Father You See Queen – 47Posted by Sarah Anne Lloyd
Fans of To Kill A Petty Bourgeoisie rejoice! Mark McGee has returned with a new partner-in-crime. Originally planning to replace Jenna Wilhelm after she moved to Seattle, the two ended up giving their new project a life, and a name, of its own: Father You See Queen.<
McGee and Nicole “Mona” Tollefson really are a match made in musical heaven: Tollefson’s folk background leads to constrained, crisp, structured vocals, a perfect foil for McGee’s more experimental, dingy sound. They cut through and build upon one another. FYSQ is haunting and innovative, but with deeply affecting, classic rhythms like mechanical heartbeats. At the same time, the melodies are far from standard, retaining enough ghostly weirdness for them to mesh with the cacophony that sometimes rises around them. Tollefson’s voice sounds well-suited to a cathedral; McGee’s work sounds like a robot’s diary. As a bonus, FYSQ seems fully immersed in the tactile. Between packaging 47 like a precious object and a limited run of music boxes(filled with ashes and hair!), the depth of their music is fitting. The production doesn’t just capture a room sound; it’s more like a collection of rooms, plus the wiring in the wall.
Stepping back, 47 is a pop album. “Teratoma” resembles a heartbeat: building momentum with the same backbeat and an echoing chant, expanding from and diminishing back into the same theme, eventually peaking in a wave of high-pitched noises as Mona’s vocals loop into a round. The fuzzed-out, dirty beat of “Ocean” grinds against you for an absolutely killer album-opener, while “We Give and Give and Give and You Take and Take and Take” is an angelic, easygoing number that would nestle itself against delicate singer-songwriters if it weren’t for its looped structure and growing collection of sounds underneath. Despite the mostly-ambient “Lungs” sounding like suffocating on an off-course shuttle drifting into deep space, the two carry each other into crossover appeal, and ultimately more effective songs. “Don’t Be Mad at Me” takes a second to pick back up from “Lungs,” but once the vocals come in they again click perfectly into a sweet, melancholy song, once more looping Mona’s vocals into a soaring round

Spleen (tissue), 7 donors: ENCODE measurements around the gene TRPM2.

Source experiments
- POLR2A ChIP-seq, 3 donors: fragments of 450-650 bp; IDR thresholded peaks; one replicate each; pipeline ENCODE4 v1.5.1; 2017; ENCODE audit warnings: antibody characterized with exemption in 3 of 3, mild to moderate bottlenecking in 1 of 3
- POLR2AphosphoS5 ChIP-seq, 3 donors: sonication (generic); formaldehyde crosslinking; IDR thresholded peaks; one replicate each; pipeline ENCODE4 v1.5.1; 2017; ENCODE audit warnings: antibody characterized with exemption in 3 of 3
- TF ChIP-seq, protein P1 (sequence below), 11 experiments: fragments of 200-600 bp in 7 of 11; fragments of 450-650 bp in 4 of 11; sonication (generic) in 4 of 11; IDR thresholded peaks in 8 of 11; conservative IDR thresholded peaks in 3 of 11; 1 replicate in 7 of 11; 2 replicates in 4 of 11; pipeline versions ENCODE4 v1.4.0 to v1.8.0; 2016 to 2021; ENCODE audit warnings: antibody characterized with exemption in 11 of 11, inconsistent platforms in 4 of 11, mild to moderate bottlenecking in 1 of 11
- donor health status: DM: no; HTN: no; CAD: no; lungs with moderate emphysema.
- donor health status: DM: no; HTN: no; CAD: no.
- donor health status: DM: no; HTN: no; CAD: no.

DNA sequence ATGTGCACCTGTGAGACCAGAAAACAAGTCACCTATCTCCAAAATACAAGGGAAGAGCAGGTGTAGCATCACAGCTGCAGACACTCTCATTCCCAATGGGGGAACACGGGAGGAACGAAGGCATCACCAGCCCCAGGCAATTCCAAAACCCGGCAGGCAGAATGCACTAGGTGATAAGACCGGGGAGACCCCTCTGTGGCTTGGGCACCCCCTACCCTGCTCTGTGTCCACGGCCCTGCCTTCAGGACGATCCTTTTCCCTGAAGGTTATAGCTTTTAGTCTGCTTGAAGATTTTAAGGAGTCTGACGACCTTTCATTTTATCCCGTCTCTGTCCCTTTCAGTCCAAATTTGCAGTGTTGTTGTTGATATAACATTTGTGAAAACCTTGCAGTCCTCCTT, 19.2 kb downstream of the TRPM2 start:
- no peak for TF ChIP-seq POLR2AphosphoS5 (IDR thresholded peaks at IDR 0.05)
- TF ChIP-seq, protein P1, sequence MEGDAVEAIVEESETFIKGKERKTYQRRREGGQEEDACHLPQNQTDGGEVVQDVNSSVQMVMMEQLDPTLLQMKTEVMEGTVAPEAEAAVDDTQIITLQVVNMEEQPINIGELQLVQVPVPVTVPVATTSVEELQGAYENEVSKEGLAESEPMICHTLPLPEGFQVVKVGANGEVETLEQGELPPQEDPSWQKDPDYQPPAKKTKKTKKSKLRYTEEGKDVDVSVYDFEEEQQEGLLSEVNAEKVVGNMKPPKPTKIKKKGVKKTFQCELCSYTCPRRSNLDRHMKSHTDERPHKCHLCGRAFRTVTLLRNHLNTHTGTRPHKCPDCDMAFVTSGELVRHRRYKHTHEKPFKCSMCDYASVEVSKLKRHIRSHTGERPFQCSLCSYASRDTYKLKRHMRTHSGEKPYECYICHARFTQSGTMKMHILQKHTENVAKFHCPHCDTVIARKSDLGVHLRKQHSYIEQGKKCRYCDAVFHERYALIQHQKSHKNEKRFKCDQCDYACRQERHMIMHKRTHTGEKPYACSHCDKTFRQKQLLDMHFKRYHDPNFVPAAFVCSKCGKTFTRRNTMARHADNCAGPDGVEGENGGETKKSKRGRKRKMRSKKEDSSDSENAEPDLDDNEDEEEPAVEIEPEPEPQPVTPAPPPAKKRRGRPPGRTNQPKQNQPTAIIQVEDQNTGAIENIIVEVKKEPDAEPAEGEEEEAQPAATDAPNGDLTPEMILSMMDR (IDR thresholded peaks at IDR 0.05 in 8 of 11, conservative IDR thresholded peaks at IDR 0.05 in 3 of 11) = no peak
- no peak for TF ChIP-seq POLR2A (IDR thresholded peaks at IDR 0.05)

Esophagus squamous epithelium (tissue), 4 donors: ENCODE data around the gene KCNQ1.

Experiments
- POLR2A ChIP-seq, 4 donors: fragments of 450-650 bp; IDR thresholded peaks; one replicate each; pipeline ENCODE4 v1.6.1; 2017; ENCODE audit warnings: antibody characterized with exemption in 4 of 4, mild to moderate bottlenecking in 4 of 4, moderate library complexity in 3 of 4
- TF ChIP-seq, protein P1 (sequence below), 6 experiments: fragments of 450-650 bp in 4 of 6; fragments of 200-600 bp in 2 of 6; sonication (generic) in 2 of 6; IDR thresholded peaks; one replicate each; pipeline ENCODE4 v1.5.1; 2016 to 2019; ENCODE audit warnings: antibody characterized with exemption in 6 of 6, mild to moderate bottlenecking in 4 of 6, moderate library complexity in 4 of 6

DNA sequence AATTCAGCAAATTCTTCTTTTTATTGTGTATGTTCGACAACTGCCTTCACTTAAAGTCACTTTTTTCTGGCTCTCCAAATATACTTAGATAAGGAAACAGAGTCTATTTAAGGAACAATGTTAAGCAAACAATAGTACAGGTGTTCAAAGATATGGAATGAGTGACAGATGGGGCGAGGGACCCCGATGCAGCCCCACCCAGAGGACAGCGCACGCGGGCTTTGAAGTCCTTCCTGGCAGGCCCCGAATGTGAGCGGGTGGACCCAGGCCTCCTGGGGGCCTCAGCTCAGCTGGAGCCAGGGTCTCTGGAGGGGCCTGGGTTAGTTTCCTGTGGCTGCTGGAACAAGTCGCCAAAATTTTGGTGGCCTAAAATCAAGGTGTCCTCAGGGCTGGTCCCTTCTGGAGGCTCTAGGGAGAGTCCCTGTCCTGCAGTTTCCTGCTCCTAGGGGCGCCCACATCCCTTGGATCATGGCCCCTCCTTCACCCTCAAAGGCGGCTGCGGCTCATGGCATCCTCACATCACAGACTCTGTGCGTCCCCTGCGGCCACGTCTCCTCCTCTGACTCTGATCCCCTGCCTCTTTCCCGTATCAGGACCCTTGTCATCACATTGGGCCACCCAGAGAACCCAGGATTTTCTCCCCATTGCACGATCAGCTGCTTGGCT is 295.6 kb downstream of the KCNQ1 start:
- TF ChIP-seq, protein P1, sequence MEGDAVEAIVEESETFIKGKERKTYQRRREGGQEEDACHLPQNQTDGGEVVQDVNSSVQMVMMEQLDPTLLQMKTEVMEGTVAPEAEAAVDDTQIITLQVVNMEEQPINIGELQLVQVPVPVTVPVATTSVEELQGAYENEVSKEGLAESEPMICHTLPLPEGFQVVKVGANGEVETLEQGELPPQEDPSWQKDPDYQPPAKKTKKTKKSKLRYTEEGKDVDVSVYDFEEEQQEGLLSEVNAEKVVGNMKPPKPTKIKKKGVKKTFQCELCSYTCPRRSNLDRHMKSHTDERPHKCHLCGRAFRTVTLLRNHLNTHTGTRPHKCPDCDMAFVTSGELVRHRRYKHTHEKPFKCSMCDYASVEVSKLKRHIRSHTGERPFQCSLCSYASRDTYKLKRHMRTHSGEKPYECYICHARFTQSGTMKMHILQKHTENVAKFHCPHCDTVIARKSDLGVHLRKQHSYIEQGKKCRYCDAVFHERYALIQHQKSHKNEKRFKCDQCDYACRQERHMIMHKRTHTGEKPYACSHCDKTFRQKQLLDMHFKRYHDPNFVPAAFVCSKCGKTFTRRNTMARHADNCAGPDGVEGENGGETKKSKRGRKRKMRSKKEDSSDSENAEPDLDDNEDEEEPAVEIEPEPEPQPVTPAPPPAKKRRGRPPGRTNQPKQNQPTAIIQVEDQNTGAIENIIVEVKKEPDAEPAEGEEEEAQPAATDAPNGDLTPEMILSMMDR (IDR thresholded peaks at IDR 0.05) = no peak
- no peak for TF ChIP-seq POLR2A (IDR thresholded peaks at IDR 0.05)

Both musicians have a style that is stripped-down, concentrated and meditative, and together they are perfectly balanced. Neither is afraid of taking their time, and they’re both better for it: Mona’s voice has enough time to fully sink in, and Mark has room to play. Not to say that these are two separate, competing forces. With the addition of Mona, as opposed to To Kill A Petty Bourgeoisie, the beats are not just poppier; they’re dirtier–even grimier. He finds a new shape for his music here, somewhere between Bourgeoisie and his other active project, Votel — noise that still fits into pop structures despite its distorted pops, loops and feedback.
“Edmund,” the album’s close, is unexpected: a solemn, dirge-inspired ballad. It still has those signature noise tics, but with its more organic-sounding instruments and soft guitar chords, it’s a stark departure from the rest of the album. And that’s the one thing missing here: coherency, of being an entire, finished piece. Regardless, “Edmund” still fits into the stark, ethereal sound, and 47 does serve what was probably its intended purpose: a sampler of what FYSQ has in store for the future, and a showcase of what they’re capable of, which from the looks of this is pretty much anything.